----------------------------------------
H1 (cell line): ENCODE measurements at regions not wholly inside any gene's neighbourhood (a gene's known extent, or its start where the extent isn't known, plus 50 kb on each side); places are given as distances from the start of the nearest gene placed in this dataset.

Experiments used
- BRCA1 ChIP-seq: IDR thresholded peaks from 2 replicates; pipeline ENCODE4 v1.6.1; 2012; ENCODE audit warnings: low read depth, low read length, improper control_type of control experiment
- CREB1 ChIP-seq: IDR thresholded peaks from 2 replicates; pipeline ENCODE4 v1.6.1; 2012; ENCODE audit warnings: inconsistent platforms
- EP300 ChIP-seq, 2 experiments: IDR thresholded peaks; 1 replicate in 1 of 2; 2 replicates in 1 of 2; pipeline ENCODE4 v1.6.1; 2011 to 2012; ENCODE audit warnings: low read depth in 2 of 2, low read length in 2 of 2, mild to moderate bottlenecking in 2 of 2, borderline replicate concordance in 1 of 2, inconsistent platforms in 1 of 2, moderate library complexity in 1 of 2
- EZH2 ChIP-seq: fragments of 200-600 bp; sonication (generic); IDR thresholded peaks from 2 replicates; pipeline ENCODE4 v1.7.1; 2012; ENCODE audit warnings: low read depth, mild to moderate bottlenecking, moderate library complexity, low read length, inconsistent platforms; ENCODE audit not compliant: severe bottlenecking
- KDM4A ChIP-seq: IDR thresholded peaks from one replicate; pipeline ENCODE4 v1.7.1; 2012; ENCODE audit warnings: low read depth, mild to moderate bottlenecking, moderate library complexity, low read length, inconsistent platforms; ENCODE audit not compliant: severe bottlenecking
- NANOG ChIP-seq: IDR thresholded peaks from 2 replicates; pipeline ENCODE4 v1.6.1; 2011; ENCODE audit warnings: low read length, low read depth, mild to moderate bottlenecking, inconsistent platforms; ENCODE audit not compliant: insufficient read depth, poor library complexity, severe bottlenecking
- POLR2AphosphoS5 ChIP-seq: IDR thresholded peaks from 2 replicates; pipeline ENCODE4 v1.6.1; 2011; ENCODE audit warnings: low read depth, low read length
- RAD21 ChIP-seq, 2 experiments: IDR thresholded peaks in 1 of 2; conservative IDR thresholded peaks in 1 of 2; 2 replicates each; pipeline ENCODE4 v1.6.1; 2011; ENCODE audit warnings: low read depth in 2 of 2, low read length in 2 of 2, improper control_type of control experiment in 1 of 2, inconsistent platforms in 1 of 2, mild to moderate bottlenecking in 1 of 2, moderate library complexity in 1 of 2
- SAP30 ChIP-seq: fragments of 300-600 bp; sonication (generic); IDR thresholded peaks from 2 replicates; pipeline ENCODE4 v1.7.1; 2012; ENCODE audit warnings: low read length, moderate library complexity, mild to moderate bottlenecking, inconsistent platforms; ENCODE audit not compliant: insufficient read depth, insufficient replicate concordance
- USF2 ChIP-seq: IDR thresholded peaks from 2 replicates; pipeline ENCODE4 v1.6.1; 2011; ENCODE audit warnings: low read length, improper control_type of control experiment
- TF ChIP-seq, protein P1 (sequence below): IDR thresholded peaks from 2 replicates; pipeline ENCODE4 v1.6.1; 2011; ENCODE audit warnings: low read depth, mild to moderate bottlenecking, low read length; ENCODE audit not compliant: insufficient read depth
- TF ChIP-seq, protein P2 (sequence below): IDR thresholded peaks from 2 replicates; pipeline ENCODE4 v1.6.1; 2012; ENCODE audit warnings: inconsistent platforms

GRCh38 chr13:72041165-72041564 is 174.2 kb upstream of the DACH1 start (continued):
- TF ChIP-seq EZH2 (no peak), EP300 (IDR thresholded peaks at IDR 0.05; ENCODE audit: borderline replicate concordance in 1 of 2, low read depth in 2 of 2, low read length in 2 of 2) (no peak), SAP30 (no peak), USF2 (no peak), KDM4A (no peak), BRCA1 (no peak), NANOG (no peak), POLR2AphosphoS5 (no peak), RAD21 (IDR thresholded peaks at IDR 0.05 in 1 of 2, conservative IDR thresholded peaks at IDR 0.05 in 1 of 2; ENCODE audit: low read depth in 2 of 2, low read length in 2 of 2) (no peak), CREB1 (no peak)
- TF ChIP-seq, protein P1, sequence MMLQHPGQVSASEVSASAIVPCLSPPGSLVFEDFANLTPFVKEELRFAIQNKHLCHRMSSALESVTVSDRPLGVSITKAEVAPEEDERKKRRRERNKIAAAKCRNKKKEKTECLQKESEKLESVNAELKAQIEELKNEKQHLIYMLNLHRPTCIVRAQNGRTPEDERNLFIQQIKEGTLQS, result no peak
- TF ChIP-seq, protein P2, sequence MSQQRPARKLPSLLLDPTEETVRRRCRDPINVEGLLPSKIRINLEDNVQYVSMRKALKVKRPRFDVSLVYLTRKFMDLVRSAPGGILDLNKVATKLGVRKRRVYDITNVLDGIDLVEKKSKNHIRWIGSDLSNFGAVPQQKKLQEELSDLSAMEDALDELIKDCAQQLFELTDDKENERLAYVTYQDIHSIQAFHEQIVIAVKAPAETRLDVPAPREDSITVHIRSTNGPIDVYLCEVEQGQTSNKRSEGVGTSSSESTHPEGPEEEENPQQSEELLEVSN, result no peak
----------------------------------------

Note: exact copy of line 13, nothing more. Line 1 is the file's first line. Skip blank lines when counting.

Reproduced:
- TF ChIP-seq, protein P1 (sequence below): IDR thresholded peaks from 2 replicates; pipeline ENCODE4 v1.6.1; 2011; ENCODE audit warnings: low read depth, mild to moderate bottlenecking, low read length; ENCODE audit not compliant: insufficient read depth